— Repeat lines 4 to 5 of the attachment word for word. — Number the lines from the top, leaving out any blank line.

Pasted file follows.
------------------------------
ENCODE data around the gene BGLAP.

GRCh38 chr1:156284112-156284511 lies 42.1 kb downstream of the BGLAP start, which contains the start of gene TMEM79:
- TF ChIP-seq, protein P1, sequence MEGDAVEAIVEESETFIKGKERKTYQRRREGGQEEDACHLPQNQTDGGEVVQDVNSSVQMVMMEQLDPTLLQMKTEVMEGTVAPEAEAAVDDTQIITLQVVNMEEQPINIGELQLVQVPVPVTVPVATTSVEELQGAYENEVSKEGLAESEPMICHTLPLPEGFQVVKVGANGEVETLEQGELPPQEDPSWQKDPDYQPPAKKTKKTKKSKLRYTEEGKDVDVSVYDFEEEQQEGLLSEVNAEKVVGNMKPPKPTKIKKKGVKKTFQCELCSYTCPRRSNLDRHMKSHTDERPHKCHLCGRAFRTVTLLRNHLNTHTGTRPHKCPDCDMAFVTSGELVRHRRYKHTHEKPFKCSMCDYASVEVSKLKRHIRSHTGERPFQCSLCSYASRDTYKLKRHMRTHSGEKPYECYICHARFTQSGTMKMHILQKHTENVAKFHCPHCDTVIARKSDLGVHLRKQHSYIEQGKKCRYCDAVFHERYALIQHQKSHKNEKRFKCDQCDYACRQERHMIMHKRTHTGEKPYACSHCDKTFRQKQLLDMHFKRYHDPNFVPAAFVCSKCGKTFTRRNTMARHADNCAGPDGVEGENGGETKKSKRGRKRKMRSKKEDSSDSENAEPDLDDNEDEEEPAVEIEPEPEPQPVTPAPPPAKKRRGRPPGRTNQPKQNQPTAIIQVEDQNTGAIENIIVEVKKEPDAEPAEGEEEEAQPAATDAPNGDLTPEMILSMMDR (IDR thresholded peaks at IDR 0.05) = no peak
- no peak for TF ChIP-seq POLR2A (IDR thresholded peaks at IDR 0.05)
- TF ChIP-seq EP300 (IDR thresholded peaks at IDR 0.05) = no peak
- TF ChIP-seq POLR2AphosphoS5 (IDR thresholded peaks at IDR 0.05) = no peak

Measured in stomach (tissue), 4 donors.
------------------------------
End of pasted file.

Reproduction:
- no peak for TF ChIP-seq POLR2A (IDR thresholded peaks at IDR 0.05)
- TF ChIP-seq EP300 (IDR thresholded peaks at IDR 0.05) = no peak